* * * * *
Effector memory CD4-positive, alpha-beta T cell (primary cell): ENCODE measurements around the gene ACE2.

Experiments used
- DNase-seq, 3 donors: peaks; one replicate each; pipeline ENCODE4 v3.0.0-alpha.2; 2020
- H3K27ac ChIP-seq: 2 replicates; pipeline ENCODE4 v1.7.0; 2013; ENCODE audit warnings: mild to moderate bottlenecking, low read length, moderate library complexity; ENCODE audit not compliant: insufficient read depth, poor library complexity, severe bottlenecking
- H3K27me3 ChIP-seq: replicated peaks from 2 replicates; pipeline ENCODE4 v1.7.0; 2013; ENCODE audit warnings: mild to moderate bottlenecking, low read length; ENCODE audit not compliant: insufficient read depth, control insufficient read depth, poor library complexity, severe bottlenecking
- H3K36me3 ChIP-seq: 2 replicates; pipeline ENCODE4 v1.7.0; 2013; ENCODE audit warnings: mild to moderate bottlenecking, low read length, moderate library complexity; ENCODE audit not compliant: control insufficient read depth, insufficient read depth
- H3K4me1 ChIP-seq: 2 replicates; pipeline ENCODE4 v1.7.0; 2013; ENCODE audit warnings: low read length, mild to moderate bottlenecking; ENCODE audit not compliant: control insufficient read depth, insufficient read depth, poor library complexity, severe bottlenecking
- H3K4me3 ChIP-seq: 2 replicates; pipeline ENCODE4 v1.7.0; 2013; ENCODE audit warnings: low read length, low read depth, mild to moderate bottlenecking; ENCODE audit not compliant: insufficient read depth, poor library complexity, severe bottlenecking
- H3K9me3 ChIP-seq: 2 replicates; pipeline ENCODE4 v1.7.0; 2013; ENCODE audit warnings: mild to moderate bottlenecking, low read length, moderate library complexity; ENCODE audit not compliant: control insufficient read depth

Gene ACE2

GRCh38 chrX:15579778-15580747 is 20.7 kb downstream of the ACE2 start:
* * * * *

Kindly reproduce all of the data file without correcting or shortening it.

Effector memory CD4-positive, alpha-beta T cell (primary cell): ENCODE measurements around the gene ACE2.

Experiments used
- DNase-seq, 3 donors: peaks; one replicate each; pipeline ENCODE4 v3.0.0-alpha.2; 2020
- H3K27ac ChIP-seq: 2 replicates; pipeline ENCODE4 v1.7.0; 2013; ENCODE audit warnings: mild to moderate bottlenecking, low read length, moderate library complexity; ENCODE audit not compliant: insufficient read depth, poor library complexity, severe bottlenecking
- H3K27me3 ChIP-seq: replicated peaks from 2 replicates; pipeline ENCODE4 v1.7.0; 2013; ENCODE audit warnings: mild to moderate bottlenecking, low read length; ENCODE audit not compliant: insufficient read depth, control insufficient read depth, poor library complexity, severe bottlenecking
- H3K36me3 ChIP-seq: 2 replicates; pipeline ENCODE4 v1.7.0; 2013; ENCODE audit warnings: mild to moderate bottlenecking, low read length, moderate library complexity; ENCODE audit not compliant: control insufficient read depth, insufficient read depth
- H3K4me1 ChIP-seq: 2 replicates; pipeline ENCODE4 v1.7.0; 2013; ENCODE audit warnings: low read length, mild to moderate bottlenecking; ENCODE audit not compliant: control insufficient read depth, insufficient read depth, poor library complexity, severe bottlenecking
- H3K4me3 ChIP-seq: 2 replicates; pipeline ENCODE4 v1.7.0; 2013; ENCODE audit warnings: low read length, low read depth, mild to moderate bottlenecking; ENCODE audit not compliant: insufficient read depth, poor library complexity, severe bottlenecking
- H3K9me3 ChIP-seq: 2 replicates; pipeline ENCODE4 v1.7.0; 2013; ENCODE audit warnings: mild to moderate bottlenecking, low read length, moderate library complexity; ENCODE audit not compliant: control insufficient read depth

Gene ACE2

GRCh38 chrX:15579778-15580747 is 20.7 kb downstream of the ACE2 start: